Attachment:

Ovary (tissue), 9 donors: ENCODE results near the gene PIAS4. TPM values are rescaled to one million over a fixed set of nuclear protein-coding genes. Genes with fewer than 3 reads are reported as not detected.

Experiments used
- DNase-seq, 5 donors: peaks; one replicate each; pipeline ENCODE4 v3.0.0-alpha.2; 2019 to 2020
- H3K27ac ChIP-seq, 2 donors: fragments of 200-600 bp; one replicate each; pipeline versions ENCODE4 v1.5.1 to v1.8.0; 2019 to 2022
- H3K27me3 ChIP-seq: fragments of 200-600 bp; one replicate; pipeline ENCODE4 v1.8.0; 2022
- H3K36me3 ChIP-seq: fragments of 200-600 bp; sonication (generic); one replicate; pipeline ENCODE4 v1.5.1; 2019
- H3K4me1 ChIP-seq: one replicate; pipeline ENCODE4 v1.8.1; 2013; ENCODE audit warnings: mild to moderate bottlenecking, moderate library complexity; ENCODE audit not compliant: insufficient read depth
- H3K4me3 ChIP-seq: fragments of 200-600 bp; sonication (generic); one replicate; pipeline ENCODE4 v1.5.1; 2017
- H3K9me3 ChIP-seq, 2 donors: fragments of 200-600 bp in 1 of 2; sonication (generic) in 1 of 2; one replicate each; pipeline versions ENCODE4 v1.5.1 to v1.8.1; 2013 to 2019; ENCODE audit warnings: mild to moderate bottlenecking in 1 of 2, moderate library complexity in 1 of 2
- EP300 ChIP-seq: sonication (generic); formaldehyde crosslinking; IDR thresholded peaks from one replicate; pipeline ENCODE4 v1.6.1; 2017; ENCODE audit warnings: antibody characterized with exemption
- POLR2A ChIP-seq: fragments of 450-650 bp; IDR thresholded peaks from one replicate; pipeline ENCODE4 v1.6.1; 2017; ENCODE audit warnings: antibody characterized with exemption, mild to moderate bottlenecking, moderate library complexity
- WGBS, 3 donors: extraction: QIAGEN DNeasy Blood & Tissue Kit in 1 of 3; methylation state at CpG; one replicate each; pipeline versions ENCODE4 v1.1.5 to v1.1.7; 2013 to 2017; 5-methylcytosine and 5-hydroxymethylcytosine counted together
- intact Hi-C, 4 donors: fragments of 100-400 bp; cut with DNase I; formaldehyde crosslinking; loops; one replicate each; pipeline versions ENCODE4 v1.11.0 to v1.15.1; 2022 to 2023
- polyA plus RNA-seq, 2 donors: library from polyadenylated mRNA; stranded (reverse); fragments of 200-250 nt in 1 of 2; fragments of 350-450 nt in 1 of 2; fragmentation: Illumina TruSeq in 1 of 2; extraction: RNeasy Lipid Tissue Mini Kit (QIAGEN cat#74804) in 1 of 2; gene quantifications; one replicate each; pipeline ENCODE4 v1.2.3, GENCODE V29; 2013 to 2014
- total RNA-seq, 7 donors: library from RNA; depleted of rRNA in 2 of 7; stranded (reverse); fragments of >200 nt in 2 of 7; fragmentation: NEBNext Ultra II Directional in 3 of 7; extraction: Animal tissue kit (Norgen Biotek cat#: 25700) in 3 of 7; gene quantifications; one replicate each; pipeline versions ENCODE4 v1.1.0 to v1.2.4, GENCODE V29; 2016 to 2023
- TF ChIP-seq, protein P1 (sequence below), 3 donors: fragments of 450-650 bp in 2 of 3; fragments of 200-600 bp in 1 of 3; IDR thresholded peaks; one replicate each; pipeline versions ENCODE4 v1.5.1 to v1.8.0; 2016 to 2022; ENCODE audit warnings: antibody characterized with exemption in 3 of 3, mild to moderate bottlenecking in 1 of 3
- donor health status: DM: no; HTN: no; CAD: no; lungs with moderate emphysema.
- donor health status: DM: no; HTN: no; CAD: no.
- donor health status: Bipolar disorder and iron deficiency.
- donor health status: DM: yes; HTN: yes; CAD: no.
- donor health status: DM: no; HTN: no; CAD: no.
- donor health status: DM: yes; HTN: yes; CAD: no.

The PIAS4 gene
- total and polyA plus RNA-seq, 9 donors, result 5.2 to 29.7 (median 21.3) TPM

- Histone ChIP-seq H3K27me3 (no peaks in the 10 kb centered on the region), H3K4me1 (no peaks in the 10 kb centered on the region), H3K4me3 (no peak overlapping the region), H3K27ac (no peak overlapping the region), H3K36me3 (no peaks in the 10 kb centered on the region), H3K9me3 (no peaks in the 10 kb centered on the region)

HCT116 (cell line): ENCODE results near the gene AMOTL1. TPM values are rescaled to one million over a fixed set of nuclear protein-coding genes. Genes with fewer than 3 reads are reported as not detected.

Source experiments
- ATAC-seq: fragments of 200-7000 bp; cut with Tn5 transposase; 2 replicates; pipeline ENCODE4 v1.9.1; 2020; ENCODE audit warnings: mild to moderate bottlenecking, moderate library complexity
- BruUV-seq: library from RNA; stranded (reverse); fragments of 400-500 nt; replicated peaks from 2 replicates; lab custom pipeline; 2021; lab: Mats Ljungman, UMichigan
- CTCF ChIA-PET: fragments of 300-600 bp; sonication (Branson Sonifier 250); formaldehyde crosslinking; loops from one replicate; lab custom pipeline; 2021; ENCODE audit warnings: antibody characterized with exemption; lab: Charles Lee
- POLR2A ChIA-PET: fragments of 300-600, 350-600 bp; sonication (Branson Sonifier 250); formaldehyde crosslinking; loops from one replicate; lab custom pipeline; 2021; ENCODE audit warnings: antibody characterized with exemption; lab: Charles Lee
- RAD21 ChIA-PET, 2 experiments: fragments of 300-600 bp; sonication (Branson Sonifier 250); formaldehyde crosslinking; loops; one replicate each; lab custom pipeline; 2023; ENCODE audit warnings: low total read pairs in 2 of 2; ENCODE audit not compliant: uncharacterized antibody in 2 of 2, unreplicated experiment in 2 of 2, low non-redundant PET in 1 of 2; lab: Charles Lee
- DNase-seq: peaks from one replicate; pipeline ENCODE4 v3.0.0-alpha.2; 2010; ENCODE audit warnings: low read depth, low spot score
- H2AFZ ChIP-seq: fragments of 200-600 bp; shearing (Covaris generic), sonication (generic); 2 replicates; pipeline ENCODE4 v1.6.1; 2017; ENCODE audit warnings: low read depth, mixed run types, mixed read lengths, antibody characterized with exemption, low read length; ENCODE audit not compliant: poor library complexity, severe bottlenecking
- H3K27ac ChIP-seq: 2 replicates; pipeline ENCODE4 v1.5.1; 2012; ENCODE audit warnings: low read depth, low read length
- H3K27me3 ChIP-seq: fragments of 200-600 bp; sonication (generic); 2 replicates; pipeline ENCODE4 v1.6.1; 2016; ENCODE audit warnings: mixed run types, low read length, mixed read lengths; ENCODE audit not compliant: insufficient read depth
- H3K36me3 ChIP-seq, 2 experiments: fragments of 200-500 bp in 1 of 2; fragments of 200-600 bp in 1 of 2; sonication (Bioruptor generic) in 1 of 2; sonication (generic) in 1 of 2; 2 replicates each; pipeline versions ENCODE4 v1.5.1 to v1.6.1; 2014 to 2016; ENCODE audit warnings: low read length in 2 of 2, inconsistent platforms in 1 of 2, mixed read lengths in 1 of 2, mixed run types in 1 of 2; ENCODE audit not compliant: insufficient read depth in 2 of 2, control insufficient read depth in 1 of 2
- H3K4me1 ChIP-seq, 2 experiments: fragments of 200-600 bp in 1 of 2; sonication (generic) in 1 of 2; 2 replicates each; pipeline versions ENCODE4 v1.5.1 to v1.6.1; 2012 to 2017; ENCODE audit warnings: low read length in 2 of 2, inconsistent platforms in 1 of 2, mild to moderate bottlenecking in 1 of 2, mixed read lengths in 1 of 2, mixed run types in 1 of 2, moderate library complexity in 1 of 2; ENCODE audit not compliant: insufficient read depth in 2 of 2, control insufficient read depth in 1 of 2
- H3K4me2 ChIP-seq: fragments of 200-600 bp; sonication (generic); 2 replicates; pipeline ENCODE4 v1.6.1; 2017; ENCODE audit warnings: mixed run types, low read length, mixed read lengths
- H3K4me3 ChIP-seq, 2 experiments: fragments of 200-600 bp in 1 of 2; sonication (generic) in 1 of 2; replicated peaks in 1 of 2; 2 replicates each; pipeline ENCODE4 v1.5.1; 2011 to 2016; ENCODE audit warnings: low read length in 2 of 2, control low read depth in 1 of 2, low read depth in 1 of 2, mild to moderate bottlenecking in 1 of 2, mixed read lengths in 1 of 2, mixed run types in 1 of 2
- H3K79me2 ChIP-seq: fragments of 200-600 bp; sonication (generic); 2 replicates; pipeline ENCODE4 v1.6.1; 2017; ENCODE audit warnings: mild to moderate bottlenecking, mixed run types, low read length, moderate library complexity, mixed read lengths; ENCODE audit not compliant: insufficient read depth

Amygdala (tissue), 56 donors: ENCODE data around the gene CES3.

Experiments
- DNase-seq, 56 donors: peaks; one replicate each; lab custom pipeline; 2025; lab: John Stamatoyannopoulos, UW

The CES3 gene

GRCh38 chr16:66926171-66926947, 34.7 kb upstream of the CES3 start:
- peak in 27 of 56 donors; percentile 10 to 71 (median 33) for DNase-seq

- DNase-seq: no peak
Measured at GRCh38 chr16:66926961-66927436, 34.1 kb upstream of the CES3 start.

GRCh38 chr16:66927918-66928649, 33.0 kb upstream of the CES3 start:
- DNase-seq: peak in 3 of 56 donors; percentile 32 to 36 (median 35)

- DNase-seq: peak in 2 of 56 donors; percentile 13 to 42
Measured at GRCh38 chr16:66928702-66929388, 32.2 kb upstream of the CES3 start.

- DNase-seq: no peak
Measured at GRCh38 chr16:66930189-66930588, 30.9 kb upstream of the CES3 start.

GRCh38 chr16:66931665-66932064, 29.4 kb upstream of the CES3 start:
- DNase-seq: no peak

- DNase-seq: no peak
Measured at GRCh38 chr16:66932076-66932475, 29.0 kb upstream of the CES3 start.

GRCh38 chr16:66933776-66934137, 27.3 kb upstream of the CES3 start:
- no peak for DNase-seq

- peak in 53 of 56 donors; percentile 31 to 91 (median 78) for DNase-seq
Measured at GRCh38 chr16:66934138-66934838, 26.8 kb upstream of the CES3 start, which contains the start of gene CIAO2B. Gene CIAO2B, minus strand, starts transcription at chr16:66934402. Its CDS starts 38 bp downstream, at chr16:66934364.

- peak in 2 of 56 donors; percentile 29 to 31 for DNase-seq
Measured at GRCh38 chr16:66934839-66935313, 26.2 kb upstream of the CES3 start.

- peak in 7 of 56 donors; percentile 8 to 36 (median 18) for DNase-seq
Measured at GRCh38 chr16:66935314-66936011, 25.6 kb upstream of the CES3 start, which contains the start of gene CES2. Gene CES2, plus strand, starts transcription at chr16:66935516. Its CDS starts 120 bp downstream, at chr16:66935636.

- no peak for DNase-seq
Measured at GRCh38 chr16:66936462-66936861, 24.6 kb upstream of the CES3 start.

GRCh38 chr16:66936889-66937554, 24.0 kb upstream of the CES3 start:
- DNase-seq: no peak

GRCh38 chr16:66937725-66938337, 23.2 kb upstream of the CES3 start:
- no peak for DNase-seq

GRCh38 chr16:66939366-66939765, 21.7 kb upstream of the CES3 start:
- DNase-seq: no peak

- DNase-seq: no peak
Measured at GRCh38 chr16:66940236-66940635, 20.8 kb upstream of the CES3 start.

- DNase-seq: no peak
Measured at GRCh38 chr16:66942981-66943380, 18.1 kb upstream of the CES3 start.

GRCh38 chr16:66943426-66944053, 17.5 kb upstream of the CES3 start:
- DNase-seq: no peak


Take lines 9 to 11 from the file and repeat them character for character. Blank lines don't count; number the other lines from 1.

- H3K9me3 ChIP-seq, 2 donors: fragments of 200-600 bp in 1 of 2; sonication (generic) in 1 of 2; one replicate each; pipeline versions ENCODE4 v1.5.1 to v1.8.1; 2013 to 2019; ENCODE audit warnings: mild to moderate bottlenecking in 1 of 2, moderate library complexity in 1 of 2
- EP300 ChIP-seq: sonication (generic); formaldehyde crosslinking; IDR thresholded peaks from one replicate; pipeline ENCODE4 v1.6.1; 2017; ENCODE audit warnings: antibody characterized with exemption
- POLR2A ChIP-seq: fragments of 450-650 bp; IDR thresholded peaks from one replicate; pipeline ENCODE4 v1.6.1; 2017; ENCODE audit warnings: antibody characterized with exemption, mild to moderate bottlenecking, moderate library complexity